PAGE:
Getting the chance to read is a luxury but it’s one I want to try and keep going even in term time. Don’t know quite how that will work but it is definately worth a try.
This holiday I have managed to read “Till We Have Faces” the allegory on love based on the myth of Eros and Psyche. Of the Lewis books it doesn’t seem to be that well known but it’s an excellent read. I found it much easier than some of his space trilogy (Out of the Silent Planet, Perelandra and That Hideous Strength) although it is a quieter book in many ways. Peter Kreeft has a great commentary on the book which I recommend-as I recommend most Kreefty stuff.
It’s a book about opposites and about the different faces love can show. Lewis writes first person as Orual the daughter of the king of Glome and does so with a remarkable womenliness that apparently came as a bit of a shock to critics when they discovered Lewis was the author. Hehehe. Orual is ugly and her two sisters are beautiful, Redival has only skin deep beauty but the youngest child Psyche is so beautiful she is saintly-or to the people of glome a goddess.
Orual is obsessive and possessive in her love leading to a kind of fear and jeolousy when Pyche is sent to be sacrificed to and wedded to the god of the mountains.
There is a Greek slave in the household, The Fox who is steeped in Greek philosophy of a purely material kind. Despite his deeply skeptical approach to both the dark goddess of Glome, Ungit and her bright son of the mountains who is unnamed, he does seem to love Orual, and even stays with her once he is made free, rather than returning to his sons in Greece.
Orual is a complicated figure and deeply human. All the characters of the story are interwoven into the question of what love is supposed to be, who the gods are and what is holy. Why is holiness so dark and veiled? Orual veils herself just before she becomes queen and as queen remains veiled-revealing only that her voice is beautiful.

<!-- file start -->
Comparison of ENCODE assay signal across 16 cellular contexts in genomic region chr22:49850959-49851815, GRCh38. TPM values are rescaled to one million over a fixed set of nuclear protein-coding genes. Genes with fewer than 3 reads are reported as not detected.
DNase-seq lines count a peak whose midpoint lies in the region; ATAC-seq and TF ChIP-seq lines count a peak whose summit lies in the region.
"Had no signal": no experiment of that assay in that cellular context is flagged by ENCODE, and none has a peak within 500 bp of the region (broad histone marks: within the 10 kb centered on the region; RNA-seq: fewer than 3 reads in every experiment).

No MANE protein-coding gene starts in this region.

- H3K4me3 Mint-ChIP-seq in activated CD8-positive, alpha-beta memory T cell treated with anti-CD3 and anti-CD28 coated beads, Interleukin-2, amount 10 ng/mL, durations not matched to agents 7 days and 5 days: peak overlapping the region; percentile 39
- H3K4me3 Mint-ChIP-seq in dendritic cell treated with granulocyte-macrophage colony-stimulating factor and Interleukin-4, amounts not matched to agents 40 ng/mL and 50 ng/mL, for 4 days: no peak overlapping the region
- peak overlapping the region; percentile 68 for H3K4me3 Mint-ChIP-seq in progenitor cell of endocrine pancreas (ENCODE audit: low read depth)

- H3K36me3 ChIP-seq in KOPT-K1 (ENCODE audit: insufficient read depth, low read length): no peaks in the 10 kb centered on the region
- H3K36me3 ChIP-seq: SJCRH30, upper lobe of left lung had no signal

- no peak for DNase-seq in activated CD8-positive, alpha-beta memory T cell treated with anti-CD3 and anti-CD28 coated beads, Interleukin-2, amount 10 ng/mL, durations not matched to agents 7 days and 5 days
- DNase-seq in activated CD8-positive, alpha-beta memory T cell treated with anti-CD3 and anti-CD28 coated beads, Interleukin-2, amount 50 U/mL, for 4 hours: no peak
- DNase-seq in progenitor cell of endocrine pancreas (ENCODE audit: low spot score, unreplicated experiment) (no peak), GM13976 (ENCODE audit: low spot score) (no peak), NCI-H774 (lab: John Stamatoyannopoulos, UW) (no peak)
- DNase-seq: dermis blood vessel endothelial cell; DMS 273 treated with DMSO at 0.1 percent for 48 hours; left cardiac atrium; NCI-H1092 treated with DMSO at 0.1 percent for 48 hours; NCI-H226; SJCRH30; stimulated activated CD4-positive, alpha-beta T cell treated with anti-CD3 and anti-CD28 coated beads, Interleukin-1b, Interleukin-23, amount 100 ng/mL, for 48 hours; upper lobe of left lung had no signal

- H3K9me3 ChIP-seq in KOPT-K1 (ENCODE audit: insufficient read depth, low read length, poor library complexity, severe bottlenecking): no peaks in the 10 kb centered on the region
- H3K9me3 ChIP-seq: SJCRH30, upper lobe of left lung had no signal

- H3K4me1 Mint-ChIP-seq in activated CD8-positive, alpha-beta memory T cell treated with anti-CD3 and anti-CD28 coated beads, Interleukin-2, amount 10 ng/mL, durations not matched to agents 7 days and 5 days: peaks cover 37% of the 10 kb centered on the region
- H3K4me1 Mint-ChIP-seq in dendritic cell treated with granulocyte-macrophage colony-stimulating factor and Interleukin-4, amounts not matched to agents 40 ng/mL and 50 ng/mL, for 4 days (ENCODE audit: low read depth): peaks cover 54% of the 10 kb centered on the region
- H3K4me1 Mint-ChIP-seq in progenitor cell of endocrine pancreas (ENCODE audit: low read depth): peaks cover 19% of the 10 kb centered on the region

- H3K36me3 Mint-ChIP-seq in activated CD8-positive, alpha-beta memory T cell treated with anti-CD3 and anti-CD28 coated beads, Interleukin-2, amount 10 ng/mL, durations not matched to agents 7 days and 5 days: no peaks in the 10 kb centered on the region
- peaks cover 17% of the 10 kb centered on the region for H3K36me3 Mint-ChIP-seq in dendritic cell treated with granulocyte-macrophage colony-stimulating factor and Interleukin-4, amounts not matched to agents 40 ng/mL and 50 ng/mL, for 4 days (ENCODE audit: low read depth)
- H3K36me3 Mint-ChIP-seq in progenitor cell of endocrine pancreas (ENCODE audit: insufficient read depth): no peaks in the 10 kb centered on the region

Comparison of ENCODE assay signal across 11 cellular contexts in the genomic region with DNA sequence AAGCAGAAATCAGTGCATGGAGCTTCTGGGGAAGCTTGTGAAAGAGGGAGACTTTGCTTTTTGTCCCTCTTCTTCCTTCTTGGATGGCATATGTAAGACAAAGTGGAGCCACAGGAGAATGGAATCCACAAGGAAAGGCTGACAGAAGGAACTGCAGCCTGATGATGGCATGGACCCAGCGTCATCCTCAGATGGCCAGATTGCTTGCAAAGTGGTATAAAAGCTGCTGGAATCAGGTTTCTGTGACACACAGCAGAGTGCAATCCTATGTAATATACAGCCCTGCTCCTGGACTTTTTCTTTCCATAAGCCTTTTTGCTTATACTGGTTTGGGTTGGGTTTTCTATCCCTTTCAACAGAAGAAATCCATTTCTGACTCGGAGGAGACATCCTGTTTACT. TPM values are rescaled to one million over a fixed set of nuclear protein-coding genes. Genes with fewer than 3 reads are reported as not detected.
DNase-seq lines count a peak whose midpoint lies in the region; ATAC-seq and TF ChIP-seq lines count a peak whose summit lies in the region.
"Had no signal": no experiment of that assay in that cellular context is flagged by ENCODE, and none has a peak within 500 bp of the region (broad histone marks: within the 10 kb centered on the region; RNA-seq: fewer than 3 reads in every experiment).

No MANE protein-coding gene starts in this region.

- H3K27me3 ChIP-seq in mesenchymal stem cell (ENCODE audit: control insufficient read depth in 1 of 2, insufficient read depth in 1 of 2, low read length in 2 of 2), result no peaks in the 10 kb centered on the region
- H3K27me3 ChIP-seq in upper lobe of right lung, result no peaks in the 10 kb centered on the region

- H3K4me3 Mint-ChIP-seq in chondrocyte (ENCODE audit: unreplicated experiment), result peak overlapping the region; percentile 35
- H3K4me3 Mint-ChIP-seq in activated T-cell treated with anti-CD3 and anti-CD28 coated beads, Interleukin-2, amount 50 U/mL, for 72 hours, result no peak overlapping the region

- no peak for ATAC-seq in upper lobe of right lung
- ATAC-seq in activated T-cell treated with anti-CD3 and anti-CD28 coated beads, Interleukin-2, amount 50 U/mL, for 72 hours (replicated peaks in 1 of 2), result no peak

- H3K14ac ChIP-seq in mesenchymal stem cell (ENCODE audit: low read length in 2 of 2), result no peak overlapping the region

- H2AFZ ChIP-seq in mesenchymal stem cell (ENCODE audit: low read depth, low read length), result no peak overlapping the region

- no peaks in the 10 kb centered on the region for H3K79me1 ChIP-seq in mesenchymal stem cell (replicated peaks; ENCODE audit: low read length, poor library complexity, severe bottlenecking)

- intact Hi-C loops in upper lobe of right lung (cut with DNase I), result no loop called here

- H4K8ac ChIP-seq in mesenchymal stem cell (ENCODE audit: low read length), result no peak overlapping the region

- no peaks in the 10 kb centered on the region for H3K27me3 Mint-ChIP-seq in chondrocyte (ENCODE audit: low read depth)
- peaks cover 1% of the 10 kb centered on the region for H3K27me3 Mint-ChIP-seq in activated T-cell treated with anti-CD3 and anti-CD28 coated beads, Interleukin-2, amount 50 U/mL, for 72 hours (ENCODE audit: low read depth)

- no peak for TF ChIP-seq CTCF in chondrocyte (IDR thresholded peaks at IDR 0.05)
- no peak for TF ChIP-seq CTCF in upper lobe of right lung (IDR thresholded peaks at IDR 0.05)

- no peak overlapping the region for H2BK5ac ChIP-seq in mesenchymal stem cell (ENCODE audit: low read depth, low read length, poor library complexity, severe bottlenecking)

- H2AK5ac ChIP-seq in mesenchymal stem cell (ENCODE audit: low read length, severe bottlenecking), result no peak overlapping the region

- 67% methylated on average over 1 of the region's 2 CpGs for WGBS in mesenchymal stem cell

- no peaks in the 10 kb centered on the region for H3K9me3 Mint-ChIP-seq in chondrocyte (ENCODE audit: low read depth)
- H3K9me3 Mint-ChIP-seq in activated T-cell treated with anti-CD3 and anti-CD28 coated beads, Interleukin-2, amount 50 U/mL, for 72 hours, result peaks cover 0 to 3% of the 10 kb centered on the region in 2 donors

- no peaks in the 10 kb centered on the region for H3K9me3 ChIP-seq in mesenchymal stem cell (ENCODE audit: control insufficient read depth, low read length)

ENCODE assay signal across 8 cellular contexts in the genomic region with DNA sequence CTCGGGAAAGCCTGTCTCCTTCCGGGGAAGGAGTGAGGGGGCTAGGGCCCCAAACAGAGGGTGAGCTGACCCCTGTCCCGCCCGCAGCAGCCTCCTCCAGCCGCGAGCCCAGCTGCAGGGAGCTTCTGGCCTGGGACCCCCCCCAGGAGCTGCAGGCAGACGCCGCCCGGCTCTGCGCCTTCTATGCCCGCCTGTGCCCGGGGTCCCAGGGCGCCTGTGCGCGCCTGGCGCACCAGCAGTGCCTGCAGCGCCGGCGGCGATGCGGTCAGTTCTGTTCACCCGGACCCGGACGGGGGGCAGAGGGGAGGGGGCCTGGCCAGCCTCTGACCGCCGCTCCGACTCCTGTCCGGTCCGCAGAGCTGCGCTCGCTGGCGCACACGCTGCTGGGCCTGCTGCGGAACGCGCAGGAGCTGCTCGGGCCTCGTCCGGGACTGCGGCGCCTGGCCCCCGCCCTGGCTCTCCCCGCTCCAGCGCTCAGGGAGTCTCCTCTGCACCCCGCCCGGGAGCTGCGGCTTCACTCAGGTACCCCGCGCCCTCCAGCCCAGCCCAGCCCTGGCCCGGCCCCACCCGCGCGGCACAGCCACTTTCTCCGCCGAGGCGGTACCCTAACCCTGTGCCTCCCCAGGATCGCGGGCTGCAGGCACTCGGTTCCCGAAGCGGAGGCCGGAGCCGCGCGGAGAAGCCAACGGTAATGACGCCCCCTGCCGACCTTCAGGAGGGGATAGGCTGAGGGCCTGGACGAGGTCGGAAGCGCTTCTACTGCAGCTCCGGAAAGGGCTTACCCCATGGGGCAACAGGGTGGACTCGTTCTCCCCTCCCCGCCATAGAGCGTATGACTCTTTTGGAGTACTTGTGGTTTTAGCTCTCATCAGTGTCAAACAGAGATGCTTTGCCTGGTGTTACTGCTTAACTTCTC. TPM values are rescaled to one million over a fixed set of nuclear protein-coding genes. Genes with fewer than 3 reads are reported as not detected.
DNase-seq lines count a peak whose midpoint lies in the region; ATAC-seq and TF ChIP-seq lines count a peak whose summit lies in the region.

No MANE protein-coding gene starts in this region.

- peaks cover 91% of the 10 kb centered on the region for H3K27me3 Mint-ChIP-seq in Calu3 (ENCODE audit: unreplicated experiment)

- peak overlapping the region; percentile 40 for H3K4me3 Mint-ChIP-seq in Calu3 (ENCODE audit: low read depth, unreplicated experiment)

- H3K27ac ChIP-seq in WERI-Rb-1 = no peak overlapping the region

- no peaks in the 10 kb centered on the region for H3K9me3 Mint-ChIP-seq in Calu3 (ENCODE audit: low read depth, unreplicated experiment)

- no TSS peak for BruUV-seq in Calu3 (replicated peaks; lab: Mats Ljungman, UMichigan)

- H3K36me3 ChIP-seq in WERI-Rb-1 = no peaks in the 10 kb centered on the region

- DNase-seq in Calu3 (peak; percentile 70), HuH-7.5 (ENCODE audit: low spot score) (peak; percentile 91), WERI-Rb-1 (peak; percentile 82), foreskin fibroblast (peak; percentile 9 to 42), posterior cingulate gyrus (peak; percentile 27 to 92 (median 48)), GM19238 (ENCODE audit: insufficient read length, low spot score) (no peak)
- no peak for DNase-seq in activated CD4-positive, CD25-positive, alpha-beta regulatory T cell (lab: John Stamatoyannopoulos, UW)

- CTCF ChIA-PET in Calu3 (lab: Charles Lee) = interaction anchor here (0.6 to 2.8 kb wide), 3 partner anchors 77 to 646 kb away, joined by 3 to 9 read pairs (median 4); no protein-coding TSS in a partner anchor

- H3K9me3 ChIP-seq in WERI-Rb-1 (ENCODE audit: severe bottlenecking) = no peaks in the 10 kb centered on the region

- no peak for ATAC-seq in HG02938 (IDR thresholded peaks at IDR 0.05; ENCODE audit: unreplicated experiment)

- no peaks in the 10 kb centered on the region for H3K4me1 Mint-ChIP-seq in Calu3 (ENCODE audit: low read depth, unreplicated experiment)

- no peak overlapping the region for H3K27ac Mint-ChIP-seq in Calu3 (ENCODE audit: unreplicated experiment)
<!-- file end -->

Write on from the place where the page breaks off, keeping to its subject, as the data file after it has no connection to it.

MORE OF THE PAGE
I’ve recommended the book to Iona.
I am a great Louis de Wohl fan and have a small and growing collection of his books. He seems to have a brilliant grasp of history and the motives of its movers and shakers. They are not difficult to read and I think older teens would love them. Iona has read a couple of them.
Citadel of God is the story of St Benedict of Nursia. The book gets mixed reviews compared to some of his other work, the main criticism being that Benedict isn’t actually in the book enough. But I think there is subtle reason for that. Benedict wasn’t in the ‘world story’ in an upfront way at all.
The story de Wohl tells is centred around the household of Boethius the philosopher, his wife Rusticana who wants to change the fate of Rome and his foster son Peter who infatuated with Rusticana wants to change Rome and who entire world. Benedict enters this household briefly and tutors Peter, but the boy is lusting after power and glory.
Boethius wants to change the world through thought and philosophy but finds himself in a position of power he doesn’t really want under the Gothic King Theoderic who doesn’t even read let alone understand philosophy. Rome is disintegrating, not so much because it has fallen to the Goths, but because of the apathy and amorality of the people of Rome. Boethius stands out rather as a good man in a world of corruption. But politics breeds paranoia and Boethius is sent to prison where he writes his final book The Consolation of Philosophy before he is killed.
Benedict has had enough of Rome and its darkness and with his faithful nurse Cyrilla has retreated to the mountains to become a hermit. He eventually is lead to build his monasteries of twelve men in each. His enemy the occult practicing priest tries to destroy his work and dies himself. Meanwhile as Benedict simly builds and collects books for the library and schools the widow of Boethius and her admirer Peter set about changing the world of Rome and Byzantium for their own ends of revenge and power.
In the midst of all the shenanigans the work of Boethius comes into the hands and library of Benedict. Thanks to the father of St Placidus who along with St Maurus were early disciples of Benedict the monastery of Monte Casino is build like a huge mountain fortress against the powers of the world. Benedicts’ twin sister Scholastica founds her convent just a little down the mountain.
As the world spins into war, plague and famine and the machinations of Rusticana and Peter come to nothing Benedict adds the Philosophy of Boethius to his library so that the learning is not lost. He continues to pray and work and the order flourishes taking care of the sick, refugees, children and even the occasional Gothic king.
In the end even Rusticana finds her peace in the convent of St Scholastica and as the story ends with Rome in tatters and the Goths dispersed the only thing left is the world Benedict has served so well.
De Wohl’s epilogue points out that the monastery of Monte Cassino has been destroyed a few times, and each time rebuild. We owe the learning of the West to the Benedictines who preserved it and passed it on. Through their prayer and work it was the quiet unassuming monks in the mountains who actually changed the world.